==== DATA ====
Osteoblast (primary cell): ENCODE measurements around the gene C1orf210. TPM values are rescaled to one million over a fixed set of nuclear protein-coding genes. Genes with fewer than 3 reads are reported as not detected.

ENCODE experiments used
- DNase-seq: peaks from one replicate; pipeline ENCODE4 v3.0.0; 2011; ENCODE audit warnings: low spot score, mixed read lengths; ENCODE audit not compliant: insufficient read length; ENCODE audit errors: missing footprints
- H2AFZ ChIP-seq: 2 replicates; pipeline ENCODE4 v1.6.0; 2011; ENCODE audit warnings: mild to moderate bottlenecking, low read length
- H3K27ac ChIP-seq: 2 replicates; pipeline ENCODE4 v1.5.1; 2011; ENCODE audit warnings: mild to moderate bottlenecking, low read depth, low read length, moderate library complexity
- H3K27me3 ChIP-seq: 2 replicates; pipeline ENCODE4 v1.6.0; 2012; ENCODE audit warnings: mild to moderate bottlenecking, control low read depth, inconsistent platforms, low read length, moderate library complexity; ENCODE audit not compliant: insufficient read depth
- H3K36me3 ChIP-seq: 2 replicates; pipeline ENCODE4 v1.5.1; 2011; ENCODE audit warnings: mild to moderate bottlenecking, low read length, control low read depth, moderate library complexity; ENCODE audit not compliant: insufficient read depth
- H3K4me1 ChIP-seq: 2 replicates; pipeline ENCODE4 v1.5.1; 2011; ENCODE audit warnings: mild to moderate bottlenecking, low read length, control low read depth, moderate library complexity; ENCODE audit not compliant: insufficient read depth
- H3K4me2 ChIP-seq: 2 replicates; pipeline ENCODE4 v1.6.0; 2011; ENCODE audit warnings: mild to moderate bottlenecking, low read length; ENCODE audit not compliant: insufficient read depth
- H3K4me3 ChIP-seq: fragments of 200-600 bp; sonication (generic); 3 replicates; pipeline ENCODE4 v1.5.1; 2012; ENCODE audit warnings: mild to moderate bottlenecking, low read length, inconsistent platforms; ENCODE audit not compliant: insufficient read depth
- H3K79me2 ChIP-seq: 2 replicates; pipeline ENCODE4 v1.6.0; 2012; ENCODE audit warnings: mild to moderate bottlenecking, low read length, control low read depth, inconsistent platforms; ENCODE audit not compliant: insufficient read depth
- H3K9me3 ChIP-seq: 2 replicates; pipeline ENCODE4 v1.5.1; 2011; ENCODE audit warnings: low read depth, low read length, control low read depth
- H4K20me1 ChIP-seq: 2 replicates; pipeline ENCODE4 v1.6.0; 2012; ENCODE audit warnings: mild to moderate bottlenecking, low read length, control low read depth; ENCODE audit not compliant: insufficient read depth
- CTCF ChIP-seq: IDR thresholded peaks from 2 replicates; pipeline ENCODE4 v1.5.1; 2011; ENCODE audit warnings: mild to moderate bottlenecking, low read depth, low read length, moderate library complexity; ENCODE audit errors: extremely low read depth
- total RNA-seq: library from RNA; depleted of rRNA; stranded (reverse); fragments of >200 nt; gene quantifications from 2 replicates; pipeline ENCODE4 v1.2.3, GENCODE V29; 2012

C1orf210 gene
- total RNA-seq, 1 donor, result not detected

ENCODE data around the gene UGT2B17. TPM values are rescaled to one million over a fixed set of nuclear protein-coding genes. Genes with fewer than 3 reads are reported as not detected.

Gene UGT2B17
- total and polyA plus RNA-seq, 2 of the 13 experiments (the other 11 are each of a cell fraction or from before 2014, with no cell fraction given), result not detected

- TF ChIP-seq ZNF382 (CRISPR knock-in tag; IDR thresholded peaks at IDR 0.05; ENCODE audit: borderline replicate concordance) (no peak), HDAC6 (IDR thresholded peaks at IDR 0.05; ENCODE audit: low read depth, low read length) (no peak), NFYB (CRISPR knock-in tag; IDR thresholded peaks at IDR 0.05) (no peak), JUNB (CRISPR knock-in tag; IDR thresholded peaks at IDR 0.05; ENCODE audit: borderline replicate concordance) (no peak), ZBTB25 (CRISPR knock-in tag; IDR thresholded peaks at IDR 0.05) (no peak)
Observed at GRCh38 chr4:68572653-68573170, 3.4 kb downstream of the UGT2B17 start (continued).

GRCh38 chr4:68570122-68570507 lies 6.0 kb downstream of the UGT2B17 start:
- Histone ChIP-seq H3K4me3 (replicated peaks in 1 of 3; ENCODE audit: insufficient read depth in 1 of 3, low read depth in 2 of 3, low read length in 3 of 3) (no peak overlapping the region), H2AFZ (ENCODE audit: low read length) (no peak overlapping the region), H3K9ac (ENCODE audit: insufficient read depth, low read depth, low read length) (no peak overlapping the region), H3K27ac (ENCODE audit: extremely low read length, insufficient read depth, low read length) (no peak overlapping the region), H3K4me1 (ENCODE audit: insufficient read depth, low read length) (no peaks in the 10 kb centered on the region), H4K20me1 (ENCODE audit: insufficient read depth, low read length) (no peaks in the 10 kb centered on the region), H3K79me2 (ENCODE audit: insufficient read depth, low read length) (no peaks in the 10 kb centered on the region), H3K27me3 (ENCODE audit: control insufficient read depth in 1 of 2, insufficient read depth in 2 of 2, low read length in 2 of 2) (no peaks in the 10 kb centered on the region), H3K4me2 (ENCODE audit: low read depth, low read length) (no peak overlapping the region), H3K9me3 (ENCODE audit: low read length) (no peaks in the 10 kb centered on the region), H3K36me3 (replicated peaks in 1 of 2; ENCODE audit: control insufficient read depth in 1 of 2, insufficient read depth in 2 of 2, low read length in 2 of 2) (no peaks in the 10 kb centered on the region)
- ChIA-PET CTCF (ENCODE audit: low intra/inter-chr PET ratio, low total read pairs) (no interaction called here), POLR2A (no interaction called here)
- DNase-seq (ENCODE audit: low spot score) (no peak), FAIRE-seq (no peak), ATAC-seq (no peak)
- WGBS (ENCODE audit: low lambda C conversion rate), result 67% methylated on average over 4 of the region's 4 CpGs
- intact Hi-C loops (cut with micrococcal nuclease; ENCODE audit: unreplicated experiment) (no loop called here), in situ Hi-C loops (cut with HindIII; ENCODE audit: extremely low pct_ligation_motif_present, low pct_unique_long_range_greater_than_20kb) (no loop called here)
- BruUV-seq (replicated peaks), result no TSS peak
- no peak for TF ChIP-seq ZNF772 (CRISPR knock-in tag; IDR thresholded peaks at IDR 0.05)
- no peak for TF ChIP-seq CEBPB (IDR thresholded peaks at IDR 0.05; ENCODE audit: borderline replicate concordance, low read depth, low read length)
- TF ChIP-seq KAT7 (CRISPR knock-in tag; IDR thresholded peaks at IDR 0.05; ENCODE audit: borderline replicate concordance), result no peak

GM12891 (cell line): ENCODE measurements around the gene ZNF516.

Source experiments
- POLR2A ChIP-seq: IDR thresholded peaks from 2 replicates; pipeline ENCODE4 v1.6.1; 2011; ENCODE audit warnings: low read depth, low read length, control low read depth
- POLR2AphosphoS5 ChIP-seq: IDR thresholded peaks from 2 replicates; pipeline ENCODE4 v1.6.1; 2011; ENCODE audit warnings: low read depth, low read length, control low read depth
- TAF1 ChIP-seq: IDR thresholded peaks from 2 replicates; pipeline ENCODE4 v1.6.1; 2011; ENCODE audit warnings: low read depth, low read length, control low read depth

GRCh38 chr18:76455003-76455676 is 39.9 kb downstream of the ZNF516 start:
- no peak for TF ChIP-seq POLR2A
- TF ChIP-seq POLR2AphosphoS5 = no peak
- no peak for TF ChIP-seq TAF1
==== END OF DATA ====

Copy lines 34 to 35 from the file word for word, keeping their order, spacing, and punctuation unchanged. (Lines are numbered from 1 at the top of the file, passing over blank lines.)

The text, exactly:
Source experiments
- POLR2A ChIP-seq: IDR thresholded peaks from 2 replicates; pipeline ENCODE4 v1.6.1; 2011; ENCODE audit warnings: low read depth, low read length, control low read depth